Betty Ford: The Surprisingly Normal First Lady

America didn’t really get to know Betty Ford until she was First Lady. Her husband, Gerald Ford, had been appointed Vice President in 1973 and then President in 1974. So, in 1976, when he began campaigning to stay in the White House, his wife helped by making national appearances on his behalf. Neither she nor her husband were expecting the warm response she received.

As a Post article in 1976 (“Ten-Four, First Mama”) explained,

Her naturalness and candor… won her even higher approval ratings than her husband, the President. It is not remarkable that a full year before the upcoming election, blue-and-white buttons popped up reading: “Betty’s Husband for President in ’76.”

Her popularity was even more unexpected because she was so unlike the usual candidates for First Lady. She was outspoken and direct. She strongly believed in women’s rights and in freely expressing her opinions.

“When somebody asks you how you stand on an issue,” she said last year, “you’re very foolish if you try to beat around the bush—you just meet yourself going around the bush the other way.”

Historically, Americans were accustomed to presidential wives with a serene, patrician air, whose first duty was being a gracious hostess. In the 20th Century, however, First Ladies began promoting social causes. For Betty, the cause was women’s rights, but it was also a concern for the everyday challenges American wives and mothers faced in caring for their families and their health.

Early in 1976, she found herself criticized after an interview on CBS’s Sixty Minutes.

Betty Ford and daughter, Susan, assume the seat of power.

She said that she “wouldn’t be surprised” if her eighteen-year-old daughter, Susan, decided to have an affair, allowed that premarital sex with the right partner might lower the divorce rate, and remarked that she assumed all her children had tried marijuana (they hadn’t).

Never had a First Lady been so outspoken… The first wave of criticism crashed in, causing Mr. Ford’s political soothsayers to fret and wring their hands. Americans who believed in old-fashioned values and virtues were outraged with Betty Ford. But then came the second and third waves… The people who wrote in, after thinking, were more inclined to agree with Betty Ford that parents who went through the struggle of rearing children during the “youth revolution” were familiar with the problems of sex and drugs. While these concerned parents were not changing their own standards, they also knew that the new generation looked differently at the traditional verities. In such a situation, the best course for a parent was to be available and understanding.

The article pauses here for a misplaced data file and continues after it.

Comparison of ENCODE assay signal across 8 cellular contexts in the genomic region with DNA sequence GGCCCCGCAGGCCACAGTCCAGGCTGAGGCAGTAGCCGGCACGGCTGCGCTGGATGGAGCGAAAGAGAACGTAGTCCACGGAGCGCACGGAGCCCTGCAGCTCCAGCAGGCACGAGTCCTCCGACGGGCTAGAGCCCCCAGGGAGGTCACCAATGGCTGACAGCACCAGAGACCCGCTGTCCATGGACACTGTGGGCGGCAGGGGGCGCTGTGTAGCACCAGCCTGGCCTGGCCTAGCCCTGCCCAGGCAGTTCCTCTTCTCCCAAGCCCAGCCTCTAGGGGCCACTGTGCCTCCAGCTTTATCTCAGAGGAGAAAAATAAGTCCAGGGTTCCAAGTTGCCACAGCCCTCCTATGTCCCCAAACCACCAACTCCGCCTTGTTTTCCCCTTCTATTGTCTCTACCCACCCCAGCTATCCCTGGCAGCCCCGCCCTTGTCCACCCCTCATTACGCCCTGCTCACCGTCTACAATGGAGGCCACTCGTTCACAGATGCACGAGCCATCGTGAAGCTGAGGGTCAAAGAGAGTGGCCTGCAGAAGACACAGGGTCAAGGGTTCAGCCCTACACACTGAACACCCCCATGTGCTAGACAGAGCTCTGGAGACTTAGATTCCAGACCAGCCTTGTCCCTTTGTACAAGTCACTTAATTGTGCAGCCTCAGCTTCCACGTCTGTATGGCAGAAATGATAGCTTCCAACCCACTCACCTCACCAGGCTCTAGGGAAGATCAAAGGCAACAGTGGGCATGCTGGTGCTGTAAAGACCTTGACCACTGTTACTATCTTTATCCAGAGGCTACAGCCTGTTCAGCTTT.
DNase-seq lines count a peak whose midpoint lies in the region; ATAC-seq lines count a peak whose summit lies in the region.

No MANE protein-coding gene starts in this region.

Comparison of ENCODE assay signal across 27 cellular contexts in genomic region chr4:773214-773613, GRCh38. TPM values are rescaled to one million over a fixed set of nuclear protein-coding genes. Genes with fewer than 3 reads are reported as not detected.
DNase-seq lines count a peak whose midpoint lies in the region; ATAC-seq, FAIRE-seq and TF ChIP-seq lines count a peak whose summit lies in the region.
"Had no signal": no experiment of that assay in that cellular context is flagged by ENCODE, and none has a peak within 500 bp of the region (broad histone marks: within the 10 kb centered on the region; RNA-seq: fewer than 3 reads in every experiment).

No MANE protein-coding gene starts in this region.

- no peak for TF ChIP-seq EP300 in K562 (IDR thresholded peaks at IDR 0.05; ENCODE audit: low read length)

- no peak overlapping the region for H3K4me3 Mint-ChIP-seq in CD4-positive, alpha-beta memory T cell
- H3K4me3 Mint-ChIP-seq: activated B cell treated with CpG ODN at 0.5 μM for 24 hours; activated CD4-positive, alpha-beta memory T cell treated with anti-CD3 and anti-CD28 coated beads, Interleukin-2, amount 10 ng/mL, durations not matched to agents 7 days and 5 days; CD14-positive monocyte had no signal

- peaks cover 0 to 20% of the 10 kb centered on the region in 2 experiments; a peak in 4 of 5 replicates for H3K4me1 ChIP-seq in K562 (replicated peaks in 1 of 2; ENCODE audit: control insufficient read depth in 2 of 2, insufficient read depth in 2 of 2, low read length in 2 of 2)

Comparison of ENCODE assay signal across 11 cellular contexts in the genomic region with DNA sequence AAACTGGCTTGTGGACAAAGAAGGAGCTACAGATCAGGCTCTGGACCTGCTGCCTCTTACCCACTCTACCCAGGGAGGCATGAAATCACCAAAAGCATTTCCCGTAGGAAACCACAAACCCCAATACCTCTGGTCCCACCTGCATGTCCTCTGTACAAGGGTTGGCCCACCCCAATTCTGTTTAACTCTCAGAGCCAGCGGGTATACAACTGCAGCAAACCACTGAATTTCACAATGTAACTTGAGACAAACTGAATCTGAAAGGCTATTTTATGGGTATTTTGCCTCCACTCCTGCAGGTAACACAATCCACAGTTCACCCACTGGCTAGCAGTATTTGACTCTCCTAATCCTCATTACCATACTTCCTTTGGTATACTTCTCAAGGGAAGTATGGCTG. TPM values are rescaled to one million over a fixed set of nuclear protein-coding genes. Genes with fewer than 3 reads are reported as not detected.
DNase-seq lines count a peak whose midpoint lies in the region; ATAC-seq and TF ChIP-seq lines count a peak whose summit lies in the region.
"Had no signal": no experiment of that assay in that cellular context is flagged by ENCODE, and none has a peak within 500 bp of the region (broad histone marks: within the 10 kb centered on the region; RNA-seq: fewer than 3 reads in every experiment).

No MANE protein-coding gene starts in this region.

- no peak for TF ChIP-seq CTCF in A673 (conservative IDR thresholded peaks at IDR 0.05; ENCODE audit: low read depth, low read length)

It was clear that Betty Ford was not detached from the reality most women faced, and she was willing to talk honestly about real issues.

Her husband was hardly installed in the vice-presidency in 1973 when Betty discussed her treatment by a psychiatrist and the fact that she took Valium or Equagesic three times a day.

She was just as lively when talking about her breast operation. “For those who have gone through it,” she said, “I don’t see anything so great about it. All you need is a little foam rubber.”

She also expressed her opinion on two controversial topics.

She was and is a firm supporter of the Equal Rights Amendment.

She had also made it clear that she supported the 1973 Supreme Court ruling for legalized abortion, saying that she was glad to see abortion “brought out of the backwoods; and put in the hospitals where it belongs.”

She also spoke openly about her marital relations.

“Betty Ford never hides her affection for her husband and is uninhibited about hugging and kissing him in public.” From “Ten-Four, First Mama,” Sep. 1976

Betty Ford never hides her affection for her husband and is uninhibited about hugging and kissing him in public… She told an interviewer that reporters had “asked me everything but how often I sleep with my husband. If they had asked me that, I would have told them, ‘As often as possible.’”

When Ford became President, Betty moved their king-size bed into the White House. There were many letters, in Betty’s words, “from people who feel it is very immoral for us to be using the same bedroom. I guess if you’re president, you’re supposed to become a eunuch.”

The Post author urged readers to look beyond these isolated remarks. The First Lady was no activist or eccentric, but a truly conventional woman, who read the Bible daily, often with her husband, sometimes praying with him afterward.

She considered herself a responsible, loving parent, who wanted her children to discuss their difficulties with the people in the world who cared the most—their mother and father. And she added: “My husband and I have lived twenty-eight years of faithfulness in marriage. I do not believe in premarital relations. But I realize many in today’s generation do not share my views.”

Gerald and Betty Ford in 1976.

The First Lady is in an awkward position. She is expected to display women’s best traits, virtues, and accomplishments, yet never lose touch with the hopes and concerns of average Americans. Betty Ford did this better than many First Ladies.

In later years, she had to confront her addiction and substance abuse. She readily shared her problem and recovery with America, believing that, although graciousness and elegance are fine qualities in a women in the public eye, they should never take precedence over honesty.